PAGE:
Saturday, October 27, 2018

The White Woman: A Root of Segregation


If not the root, a root of segregation is the vehement objection to interracial relationships.

In Stamped from the Beginning: The Definitive History of Racist Ideas in America, a New York Times Bestseller and National Book Award winner, Ibrahim X. Xendi related: 

Klan violence was needed to “keep the niggers in their place,” explained Confederate general Nathan Bedford Forrest, the Klan’s first honorary “Grand Wizard.” To the Klan, the only thing worse than a Negro was “a white Radical.” But the worst offender was a suspected Black rapist of a White woman. Klansmen glorified White womanhood as the epitome of honor and purity [...] 

And Robert Beck wrote in his memoir, Pimp: The Story of My Life:

Greenie, the white man [...] locks all Niggers inside tight stockades [i.e., in prisons and segregated neighborhoods]. He’d love it if the Nigger broads wasn’t locked in there. The white man is scared shitless. He don’t want them humping bucks [i.e., oversexed Black men] coming out there in the white world rubbing their bellies against those soft white bellies [...] That’s the real reason for keeping all the Niggers locked up. 

Arguably, the most famous example of the fear of interracial relationships is the Emmett Till case. August 28, 1955, 14-year-old Till, an African-American, was kidnapped, pistol whipped, beaten, shot in the head, and tossed in a Mississippi river by two white men - Roy Bryant and J.W. Milam. What did Till do to Bryant and Milam?  He didn’t anything to them, but they believed that Till did something to Carolyn Bryant, Roy Bryant’s 21-year-old white wife.

According to Alan Blinder’s New York Times piece, “U.S. Reopens Emmett Till Investigation, Almost 63 Years After His Murder”:

[...] the events leading to the attack has repeatedly shifted. One account had the boy only insulting her verbally. In court, but without jurors present, she claimed that Emmett had made physical contact with her and spoken in crude, sexual language. She later told the F.B.I. that Emmett had touched her hand.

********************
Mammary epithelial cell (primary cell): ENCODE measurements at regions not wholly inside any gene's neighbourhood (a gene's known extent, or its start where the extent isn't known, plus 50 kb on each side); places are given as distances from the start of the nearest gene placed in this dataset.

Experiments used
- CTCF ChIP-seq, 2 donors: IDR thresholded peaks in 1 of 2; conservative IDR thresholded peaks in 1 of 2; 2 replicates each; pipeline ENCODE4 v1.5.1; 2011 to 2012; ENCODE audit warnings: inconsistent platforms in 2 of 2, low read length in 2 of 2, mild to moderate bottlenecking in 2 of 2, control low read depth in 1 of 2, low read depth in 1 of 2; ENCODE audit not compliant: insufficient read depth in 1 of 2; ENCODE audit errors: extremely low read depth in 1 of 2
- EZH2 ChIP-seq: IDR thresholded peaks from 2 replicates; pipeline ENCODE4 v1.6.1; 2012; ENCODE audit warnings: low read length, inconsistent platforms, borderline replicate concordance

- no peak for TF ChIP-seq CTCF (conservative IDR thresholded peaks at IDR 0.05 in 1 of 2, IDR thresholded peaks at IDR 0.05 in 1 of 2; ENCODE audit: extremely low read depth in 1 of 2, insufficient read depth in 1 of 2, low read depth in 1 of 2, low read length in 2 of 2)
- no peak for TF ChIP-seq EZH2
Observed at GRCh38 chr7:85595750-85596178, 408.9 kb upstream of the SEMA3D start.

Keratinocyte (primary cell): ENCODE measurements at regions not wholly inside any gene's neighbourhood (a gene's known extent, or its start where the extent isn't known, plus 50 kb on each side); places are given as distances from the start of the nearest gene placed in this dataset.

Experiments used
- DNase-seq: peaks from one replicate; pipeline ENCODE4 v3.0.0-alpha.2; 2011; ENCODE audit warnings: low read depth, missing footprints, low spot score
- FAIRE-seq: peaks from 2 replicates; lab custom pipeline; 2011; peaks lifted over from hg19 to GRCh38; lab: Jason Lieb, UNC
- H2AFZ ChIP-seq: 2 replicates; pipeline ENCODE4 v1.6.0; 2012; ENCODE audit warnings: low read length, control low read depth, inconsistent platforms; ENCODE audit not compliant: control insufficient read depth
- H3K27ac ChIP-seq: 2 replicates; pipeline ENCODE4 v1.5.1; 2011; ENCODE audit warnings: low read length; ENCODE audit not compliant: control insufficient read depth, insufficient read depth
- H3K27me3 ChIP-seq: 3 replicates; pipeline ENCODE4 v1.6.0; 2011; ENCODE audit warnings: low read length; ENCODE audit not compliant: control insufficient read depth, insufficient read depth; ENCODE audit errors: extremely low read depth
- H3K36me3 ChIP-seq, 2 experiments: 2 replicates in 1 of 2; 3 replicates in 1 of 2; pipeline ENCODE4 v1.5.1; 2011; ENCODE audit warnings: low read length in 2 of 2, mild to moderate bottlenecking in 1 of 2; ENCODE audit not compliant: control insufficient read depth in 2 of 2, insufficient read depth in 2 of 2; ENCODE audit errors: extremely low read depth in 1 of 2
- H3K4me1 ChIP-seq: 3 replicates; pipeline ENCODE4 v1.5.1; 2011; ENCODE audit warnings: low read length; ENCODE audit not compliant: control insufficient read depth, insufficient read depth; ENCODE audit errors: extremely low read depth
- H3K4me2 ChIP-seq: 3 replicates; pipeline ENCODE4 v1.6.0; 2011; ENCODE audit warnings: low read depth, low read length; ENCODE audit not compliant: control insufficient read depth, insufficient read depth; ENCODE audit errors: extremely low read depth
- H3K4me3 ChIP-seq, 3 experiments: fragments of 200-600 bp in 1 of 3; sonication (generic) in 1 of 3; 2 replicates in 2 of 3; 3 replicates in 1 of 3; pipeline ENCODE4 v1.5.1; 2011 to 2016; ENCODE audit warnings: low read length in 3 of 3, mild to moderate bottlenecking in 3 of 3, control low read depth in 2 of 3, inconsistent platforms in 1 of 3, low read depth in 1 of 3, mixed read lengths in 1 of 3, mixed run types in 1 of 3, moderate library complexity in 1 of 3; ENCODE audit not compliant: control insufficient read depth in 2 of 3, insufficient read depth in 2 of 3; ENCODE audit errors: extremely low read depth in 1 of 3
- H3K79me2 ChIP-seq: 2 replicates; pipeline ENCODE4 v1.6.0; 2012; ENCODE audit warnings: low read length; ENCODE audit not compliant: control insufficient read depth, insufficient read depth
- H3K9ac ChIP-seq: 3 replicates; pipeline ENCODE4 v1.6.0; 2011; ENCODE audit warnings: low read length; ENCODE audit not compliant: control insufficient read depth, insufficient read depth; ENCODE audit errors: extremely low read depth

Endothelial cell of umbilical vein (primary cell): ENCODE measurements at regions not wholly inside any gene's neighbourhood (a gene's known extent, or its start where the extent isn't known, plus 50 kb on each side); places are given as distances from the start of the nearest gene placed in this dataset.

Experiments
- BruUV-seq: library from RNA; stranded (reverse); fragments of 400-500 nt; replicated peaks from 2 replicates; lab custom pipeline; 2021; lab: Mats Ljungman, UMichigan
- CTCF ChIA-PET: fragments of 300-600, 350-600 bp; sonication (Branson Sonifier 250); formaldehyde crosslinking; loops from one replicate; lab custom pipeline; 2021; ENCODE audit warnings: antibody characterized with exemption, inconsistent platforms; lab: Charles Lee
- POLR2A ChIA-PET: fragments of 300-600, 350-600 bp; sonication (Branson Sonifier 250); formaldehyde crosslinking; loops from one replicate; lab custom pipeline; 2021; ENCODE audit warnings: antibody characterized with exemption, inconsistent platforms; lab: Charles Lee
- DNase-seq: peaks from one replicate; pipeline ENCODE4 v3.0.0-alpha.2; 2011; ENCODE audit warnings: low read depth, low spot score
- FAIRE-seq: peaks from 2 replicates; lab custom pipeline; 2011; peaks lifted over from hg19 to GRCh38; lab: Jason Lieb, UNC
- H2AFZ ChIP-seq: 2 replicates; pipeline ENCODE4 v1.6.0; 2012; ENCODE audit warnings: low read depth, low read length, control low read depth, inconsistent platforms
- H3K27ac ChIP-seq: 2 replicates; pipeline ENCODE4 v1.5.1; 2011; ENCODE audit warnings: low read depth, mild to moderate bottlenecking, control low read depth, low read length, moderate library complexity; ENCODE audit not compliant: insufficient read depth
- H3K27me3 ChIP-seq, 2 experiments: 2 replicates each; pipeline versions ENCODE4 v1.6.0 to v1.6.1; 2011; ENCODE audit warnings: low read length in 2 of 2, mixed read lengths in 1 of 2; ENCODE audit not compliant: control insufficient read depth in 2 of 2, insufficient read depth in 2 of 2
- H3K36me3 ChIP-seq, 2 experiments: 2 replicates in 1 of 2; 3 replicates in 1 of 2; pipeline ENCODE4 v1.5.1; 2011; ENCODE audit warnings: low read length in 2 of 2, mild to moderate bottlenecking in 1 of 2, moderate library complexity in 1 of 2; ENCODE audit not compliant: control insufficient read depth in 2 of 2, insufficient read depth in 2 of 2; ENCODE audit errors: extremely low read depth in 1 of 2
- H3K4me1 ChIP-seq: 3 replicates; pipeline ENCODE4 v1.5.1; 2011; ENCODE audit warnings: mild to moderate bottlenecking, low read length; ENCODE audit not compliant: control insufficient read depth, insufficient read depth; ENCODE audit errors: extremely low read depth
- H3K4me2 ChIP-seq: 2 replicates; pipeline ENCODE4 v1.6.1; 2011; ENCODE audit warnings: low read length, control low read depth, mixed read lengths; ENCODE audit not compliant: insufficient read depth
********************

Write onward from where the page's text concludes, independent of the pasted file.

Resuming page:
But when she spoke to the researcher Timothy B. Tyson in 2008, she acknowledged that it was “not true” that Emmett had grabbed her or made vulgar remarks. She told Dr. Tyson, who published a book about the case last year [The Blood of Emmett Till, a New York Times bestseller and National Book Award Longlist], that “nothing that boy did could ever justify what happened to him.”

However, Christopher Benson’s Chicago magazine piece, "Eyewitness Account: Emmett Till's cousin Simeon Wright seeks to set the record straight", Simeon Wright, Till’s cousin, said that Till whistled at Bryant, “[...] to get a laugh out of us or something.”

Thus, Bryant and Milam were so threatened by a 14-year-old African-American male that they brutally tortured and killed him for allegedly whistling at a white woman. And to send a message to other African-Americans, even though Bryant and Milam confessed to murdering Till, they were acquitted by an all-white jury.

Even housing African-Americans in nearby low-income projects was unacceptable to some whites. In The Color of Law: A Forgotten History of How Our Government Segregated America, Richard Rothstein wrote:

[...] the Reverend Constantine Dzink, pastor of the King Catholic Church, wrote in opposition to the United States Housing Authority building the Sojourner Truth public housing project for African American families in Detroit [in 1941]: The “construction of a low-cost housing project [...] would jeopardize the safety of many of our white girls.”

And most recently, what did John Kovach Jr., a white Lorain, Ohio police officer, do after he discovered this past summer that his 18-year-old daughter had brought to life one of his greatest nightmares, per Katie Nix’s article in the The Chronicle-Telegram and a video, he “[...] he abused his authority by conducting a traffic stop on his daughter’s [African-American] boyfriend without cause and temporarily detained his daughter and her boyfriend in the back of his squad car.” And Kovach threatened to frame the African-American teen. “Have a seat in my car. We’ll make (expletive) up as we go.” Obviously, the segregated neighborhoods in Lorain weren’t working; thus, Kovach tried the second method of keeping white women away from African-African men - prison. 


In addition,  Xendi wrote: 

Klansmen religiously believed that Blacks possessed supernatural sexual powers, and this belief fueled their sexual attraction to Black women and their fear of White women being attracted to Black men. It became almost standard operating procedure to justify Klan terrorism by maintaining that southern White supremacy was necessary to defend the purity of White women. 

Interestingly, (some) white men feared that white women would be attracted to Black men due to their "supernatural sexual powers"; thus, Klansmen condoned segregation as a way to prevent white women from seducing Black men.

The Greatest Fear of (Some) White Men

In
The Guardian, David Olusoga wrote in his review of Stamped from the Beginning:

The causal thread of American racism, Kendi suggests, runs in the opposite direction to the way we normally presume. Racist ideas [e.g., oversexed African-American males] are manufactured to justify racial policy [e.g., segregation of white women].